Family Introduction
The study of families and households is one of the most popular topics at A-level. This area of study incorporates and draws on a range of topics that should be familiar to most students of Sociology, such as key sociological theories, like Functionalism, Marxism and Feminism. The family therefore provides a useful way of introducing (or applying existing knowledge of) key sociological theories to an area of life that all will have some concept or experience of.

Family Introduction 

Introduction to the family and different structures

 

All students should have an understanding, or experience of, what a ‘family’ is ⎯ though what that means to each of them may be very different. This subject area, particularly in recent years, has also been used by exam boards of a way of introducing the study of social policy and demographics, and hence, this provides a useful way of introducing topics that will become more relevant to students, should they choose to go on and study Sociology further at university level.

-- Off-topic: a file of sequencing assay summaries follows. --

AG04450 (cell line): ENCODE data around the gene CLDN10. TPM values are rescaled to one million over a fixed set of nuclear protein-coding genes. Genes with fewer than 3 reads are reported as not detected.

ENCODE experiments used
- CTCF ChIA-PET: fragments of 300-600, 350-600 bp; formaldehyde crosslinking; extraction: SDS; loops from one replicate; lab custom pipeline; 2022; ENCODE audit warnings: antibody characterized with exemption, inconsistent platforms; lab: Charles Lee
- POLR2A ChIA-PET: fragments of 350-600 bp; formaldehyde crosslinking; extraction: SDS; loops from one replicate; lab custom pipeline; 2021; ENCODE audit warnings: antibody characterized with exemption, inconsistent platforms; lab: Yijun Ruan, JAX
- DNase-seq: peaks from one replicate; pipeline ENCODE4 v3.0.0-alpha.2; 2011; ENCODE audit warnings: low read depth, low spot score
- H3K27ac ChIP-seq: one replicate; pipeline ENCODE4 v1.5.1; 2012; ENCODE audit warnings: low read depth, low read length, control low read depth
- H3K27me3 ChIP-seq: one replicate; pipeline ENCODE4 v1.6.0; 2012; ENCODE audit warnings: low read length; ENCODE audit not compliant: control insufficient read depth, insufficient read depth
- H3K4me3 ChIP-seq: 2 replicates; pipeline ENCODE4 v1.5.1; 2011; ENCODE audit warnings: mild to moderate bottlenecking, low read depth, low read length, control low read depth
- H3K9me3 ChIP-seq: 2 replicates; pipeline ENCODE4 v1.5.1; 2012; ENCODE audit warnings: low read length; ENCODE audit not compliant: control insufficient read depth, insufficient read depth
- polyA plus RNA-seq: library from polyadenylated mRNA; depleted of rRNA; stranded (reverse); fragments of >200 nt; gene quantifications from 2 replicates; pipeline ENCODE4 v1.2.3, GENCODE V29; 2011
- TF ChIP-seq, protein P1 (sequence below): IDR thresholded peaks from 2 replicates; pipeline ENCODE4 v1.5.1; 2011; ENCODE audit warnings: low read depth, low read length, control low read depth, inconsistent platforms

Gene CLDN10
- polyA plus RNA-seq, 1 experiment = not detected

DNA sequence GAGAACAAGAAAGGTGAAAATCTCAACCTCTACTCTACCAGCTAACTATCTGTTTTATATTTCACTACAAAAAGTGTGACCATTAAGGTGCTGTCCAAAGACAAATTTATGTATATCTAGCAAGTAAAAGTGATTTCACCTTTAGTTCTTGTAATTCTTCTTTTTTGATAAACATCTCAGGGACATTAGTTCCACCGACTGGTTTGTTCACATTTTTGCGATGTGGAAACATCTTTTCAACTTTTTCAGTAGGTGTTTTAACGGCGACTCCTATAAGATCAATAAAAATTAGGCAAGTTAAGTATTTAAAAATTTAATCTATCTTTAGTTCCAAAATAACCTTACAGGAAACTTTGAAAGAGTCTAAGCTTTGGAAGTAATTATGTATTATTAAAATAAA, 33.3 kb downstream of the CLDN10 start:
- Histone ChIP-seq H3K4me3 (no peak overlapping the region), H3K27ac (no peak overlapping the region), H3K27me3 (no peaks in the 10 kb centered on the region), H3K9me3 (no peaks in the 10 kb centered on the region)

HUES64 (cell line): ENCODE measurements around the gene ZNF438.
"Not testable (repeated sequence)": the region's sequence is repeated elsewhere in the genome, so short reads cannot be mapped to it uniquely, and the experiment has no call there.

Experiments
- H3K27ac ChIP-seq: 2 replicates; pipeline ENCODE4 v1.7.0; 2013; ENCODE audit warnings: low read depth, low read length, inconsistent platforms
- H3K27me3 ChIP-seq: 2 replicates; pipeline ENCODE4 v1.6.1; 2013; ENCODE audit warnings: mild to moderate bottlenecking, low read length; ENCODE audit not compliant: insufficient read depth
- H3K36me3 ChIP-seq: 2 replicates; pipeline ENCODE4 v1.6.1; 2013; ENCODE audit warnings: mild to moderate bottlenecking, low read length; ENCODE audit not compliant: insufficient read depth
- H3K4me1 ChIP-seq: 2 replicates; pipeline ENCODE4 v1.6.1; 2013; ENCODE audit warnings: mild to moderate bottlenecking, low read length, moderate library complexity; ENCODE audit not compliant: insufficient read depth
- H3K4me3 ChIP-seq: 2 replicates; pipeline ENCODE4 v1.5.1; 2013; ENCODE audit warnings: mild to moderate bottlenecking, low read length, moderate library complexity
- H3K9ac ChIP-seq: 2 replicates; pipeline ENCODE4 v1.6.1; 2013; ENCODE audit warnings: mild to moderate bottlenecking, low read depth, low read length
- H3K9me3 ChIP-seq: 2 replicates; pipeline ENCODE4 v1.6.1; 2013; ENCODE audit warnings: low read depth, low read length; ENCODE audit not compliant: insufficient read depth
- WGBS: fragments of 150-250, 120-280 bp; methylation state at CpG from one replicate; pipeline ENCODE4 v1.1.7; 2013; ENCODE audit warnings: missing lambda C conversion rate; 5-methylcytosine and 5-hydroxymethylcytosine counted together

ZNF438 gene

Another major advantage of studying this topic as part of an A-level (or similar) course is the plethora of material available on this subject – students should be encouraged as always to read widely and should see examples and applications of its content in the media almost daily. Here we begin with resources on the family and different structures, focusing on the sociological family tree, families in different countries, what is a family? and the sociology of living alone. Next we look at resources on the family and industrialisation. Here we offer help on the family and industrialisation flash cards and the industrialisation timeline. This area then offers material on sociological perspectives on the family, including Functionalism, Feminism and looks at Marxism using The Walking Dead. The household division of labour is considered by looking at first, the social construction of gender roles, then strategies which men use to avoid housework, and motherhood role expectations. Marriage, cohabitation and divorce is considered by looking at commitment ceremonies, the estrangement of marriage and family, the social stigma of second marriages, attitudes towards sex before marriage, and we ask how important is marriage? Finally here we look at childbearing, child-rearing and childhood, by critiquing the idea of the ‘artificial’ families, we look at approaches to mothering, child-bearing trends, take a cross-cultural look at childhood, look at depicting demographics through Pinterest, consider marrying for love, and finally, look at laws around assisted reproduction.


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